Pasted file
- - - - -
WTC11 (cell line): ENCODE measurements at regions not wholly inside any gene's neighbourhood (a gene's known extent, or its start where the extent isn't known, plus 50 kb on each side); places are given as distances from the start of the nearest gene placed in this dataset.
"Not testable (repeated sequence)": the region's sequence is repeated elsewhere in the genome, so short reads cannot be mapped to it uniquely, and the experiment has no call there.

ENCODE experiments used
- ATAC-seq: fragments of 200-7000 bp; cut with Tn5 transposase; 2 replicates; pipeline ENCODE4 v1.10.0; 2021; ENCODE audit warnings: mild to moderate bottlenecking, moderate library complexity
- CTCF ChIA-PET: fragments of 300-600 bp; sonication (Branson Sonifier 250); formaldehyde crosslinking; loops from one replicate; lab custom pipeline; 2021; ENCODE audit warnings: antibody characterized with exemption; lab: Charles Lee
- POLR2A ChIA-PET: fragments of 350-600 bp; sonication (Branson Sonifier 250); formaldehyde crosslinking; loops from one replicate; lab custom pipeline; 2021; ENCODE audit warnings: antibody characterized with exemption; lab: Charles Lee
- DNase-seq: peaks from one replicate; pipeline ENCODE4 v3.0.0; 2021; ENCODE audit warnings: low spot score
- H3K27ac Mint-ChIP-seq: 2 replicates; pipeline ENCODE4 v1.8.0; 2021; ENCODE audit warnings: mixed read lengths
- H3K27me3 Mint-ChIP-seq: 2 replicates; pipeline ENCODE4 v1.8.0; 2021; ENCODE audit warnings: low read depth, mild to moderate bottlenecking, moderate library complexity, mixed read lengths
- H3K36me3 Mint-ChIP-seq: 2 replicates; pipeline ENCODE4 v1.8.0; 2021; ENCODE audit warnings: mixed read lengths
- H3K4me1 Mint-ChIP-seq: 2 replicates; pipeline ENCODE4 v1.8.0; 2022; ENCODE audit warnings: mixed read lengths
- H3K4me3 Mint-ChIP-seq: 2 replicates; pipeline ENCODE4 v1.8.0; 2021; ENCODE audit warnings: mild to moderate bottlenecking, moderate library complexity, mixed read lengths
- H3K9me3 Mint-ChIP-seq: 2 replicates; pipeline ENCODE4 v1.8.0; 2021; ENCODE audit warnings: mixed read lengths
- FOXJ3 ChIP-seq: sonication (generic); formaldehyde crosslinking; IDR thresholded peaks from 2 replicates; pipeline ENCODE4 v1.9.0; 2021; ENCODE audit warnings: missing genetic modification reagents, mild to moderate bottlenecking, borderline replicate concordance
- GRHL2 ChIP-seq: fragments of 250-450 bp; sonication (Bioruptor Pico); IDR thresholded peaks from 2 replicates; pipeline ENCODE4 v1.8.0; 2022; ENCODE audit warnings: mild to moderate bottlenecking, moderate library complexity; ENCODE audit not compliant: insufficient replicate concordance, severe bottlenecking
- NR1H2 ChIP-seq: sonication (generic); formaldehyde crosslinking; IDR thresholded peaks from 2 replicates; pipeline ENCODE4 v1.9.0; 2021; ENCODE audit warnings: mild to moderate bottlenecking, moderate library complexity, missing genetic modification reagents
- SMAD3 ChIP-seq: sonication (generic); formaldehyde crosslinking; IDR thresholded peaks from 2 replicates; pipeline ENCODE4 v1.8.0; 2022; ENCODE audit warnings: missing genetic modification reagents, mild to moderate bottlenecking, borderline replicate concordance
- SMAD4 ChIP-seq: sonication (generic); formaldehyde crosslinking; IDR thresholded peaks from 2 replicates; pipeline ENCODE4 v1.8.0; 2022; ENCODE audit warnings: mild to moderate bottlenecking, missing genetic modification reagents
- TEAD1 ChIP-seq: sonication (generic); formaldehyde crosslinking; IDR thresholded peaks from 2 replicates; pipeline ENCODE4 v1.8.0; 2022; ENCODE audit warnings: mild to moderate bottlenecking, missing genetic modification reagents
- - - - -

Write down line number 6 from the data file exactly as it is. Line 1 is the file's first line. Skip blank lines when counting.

- POLR2A ChIA-PET: fragments of 350-600 bp; sonication (Branson Sonifier 250); formaldehyde crosslinking; loops from one replicate; lab custom pipeline; 2021; ENCODE audit warnings: antibody characterized with exemption; lab: Charles Lee